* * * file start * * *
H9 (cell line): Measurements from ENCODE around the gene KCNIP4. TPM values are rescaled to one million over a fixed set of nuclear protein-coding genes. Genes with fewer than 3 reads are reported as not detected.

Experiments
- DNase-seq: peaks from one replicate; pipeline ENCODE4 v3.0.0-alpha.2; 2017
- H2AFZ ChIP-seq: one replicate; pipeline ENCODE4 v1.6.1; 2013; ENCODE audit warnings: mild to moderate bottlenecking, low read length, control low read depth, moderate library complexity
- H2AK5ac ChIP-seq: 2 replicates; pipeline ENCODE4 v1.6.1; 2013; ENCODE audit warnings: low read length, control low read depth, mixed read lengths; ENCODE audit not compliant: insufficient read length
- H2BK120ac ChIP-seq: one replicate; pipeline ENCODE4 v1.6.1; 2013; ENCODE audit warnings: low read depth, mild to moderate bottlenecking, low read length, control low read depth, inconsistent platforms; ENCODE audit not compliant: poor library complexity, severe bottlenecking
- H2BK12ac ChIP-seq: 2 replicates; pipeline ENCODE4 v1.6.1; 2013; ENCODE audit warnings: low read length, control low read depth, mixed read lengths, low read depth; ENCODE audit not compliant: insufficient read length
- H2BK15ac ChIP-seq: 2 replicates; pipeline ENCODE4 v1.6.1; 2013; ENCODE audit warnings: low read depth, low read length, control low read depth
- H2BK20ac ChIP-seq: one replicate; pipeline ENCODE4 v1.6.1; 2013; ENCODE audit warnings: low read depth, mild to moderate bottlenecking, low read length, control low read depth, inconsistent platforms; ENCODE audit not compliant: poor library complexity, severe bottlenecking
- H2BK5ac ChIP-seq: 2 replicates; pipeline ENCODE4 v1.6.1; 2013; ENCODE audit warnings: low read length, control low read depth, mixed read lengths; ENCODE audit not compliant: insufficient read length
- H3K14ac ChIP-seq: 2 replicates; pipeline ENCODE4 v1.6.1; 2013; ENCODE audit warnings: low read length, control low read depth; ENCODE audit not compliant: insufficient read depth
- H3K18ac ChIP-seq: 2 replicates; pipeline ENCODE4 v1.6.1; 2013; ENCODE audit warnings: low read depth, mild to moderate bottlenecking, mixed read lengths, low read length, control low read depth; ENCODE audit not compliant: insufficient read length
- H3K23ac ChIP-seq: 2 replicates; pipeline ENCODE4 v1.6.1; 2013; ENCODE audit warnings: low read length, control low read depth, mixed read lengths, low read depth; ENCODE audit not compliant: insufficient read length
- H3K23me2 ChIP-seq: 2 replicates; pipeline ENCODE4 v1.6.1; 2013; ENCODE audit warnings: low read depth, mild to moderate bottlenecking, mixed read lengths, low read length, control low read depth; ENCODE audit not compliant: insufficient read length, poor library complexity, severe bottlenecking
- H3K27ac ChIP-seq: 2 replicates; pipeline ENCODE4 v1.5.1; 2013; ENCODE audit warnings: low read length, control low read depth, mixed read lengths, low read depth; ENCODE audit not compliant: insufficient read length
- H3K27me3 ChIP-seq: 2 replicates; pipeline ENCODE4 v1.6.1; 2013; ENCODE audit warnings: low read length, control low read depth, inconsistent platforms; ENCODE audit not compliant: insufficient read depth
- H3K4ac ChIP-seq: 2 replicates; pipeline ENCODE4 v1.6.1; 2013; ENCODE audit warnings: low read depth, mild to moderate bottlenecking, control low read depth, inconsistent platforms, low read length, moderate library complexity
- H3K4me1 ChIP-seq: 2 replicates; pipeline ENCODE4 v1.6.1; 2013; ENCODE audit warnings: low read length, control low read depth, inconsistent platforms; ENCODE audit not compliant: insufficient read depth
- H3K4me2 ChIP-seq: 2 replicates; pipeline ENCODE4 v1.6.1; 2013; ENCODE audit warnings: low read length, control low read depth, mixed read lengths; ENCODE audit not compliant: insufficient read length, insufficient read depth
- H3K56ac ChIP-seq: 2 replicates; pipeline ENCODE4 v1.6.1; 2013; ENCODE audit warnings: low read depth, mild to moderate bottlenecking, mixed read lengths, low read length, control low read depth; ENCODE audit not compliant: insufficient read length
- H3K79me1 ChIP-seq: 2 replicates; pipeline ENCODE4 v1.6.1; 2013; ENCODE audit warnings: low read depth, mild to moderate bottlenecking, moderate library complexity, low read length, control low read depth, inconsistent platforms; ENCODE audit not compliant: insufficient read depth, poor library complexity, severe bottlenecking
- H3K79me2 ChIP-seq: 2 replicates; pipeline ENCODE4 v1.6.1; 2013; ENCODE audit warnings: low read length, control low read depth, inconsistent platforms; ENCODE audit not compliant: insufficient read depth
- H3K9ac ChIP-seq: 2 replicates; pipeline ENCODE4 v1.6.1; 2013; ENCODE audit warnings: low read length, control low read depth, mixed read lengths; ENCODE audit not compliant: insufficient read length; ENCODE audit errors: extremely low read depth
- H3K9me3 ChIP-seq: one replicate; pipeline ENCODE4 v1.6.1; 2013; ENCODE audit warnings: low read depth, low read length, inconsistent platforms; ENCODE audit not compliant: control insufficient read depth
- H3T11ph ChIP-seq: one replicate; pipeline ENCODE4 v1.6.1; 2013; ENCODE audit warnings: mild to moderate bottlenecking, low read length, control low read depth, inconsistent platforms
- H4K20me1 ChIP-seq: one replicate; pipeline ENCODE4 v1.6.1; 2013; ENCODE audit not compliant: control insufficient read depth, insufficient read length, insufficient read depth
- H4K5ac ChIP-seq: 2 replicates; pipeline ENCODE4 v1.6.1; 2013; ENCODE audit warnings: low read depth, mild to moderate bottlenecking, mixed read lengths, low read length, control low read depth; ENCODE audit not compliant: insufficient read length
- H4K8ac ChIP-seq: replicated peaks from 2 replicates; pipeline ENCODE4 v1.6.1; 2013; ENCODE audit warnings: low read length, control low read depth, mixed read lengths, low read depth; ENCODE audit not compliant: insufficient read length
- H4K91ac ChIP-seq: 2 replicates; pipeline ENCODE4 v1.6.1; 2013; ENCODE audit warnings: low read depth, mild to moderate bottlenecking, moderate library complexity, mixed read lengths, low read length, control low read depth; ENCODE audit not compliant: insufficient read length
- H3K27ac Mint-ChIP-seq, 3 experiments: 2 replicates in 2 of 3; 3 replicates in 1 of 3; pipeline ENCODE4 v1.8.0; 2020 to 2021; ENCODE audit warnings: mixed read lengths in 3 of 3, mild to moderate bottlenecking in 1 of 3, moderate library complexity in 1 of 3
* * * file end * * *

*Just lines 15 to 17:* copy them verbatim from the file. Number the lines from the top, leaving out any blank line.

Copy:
- H3K27ac ChIP-seq: 2 replicates; pipeline ENCODE4 v1.5.1; 2013; ENCODE audit warnings: low read length, control low read depth, mixed read lengths, low read depth; ENCODE audit not compliant: insufficient read length
- H3K27me3 ChIP-seq: 2 replicates; pipeline ENCODE4 v1.6.1; 2013; ENCODE audit warnings: low read length, control low read depth, inconsistent platforms; ENCODE audit not compliant: insufficient read depth
- H3K4ac ChIP-seq: 2 replicates; pipeline ENCODE4 v1.6.1; 2013; ENCODE audit warnings: low read depth, mild to moderate bottlenecking, control low read depth, inconsistent platforms, low read length, moderate library complexity